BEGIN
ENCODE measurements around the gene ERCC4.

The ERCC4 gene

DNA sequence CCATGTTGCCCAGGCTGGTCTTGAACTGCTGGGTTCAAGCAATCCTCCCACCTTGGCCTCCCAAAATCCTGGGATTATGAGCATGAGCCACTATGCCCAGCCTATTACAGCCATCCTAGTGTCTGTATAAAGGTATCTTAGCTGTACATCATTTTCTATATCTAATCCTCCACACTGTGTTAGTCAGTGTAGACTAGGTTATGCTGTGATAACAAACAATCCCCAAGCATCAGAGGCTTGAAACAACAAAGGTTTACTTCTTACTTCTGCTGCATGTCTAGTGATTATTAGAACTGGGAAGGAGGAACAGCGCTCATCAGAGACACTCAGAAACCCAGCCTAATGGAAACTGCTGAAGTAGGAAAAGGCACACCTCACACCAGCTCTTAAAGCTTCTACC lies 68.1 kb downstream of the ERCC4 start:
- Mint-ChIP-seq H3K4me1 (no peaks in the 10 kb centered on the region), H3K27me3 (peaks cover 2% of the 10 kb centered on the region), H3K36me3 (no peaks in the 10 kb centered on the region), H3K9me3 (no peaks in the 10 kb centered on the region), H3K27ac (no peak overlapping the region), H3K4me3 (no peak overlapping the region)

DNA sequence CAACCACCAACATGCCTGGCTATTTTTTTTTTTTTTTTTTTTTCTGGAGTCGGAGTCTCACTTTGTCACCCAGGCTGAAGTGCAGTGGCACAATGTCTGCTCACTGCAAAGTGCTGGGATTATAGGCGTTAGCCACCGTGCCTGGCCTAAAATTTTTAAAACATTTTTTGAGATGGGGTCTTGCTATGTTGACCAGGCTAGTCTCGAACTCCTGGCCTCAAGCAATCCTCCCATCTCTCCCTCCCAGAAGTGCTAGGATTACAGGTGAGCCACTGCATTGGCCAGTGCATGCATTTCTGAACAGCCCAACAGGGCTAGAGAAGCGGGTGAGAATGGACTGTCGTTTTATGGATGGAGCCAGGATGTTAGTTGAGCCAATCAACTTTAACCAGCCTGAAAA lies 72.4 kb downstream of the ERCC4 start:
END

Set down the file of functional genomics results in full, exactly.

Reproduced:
ENCODE measurements around the gene ERCC4.

The ERCC4 gene

DNA sequence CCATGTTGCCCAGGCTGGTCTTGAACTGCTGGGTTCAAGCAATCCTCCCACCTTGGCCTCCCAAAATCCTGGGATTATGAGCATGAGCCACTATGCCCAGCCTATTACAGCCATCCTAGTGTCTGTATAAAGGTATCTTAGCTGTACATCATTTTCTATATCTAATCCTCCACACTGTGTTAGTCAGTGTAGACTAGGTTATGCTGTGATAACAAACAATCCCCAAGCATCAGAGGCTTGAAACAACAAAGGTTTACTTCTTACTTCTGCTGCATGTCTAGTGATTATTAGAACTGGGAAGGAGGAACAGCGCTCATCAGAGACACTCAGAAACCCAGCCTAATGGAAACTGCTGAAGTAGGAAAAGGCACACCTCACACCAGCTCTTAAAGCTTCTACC lies 68.1 kb downstream of the ERCC4 start:
- Mint-ChIP-seq H3K4me1 (no peaks in the 10 kb centered on the region), H3K27me3 (peaks cover 2% of the 10 kb centered on the region), H3K36me3 (no peaks in the 10 kb centered on the region), H3K9me3 (no peaks in the 10 kb centered on the region), H3K27ac (no peak overlapping the region), H3K4me3 (no peak overlapping the region)

DNA sequence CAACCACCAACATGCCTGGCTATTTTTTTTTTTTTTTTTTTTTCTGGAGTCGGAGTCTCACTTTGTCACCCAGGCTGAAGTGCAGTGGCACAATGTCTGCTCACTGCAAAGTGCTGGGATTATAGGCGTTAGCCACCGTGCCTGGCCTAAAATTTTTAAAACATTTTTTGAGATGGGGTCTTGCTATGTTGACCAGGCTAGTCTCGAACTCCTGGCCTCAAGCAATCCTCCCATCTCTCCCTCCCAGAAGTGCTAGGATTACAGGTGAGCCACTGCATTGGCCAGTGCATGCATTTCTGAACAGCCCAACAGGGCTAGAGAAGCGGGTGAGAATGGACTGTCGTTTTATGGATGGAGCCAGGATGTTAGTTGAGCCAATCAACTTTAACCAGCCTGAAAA lies 72.4 kb downstream of the ERCC4 start: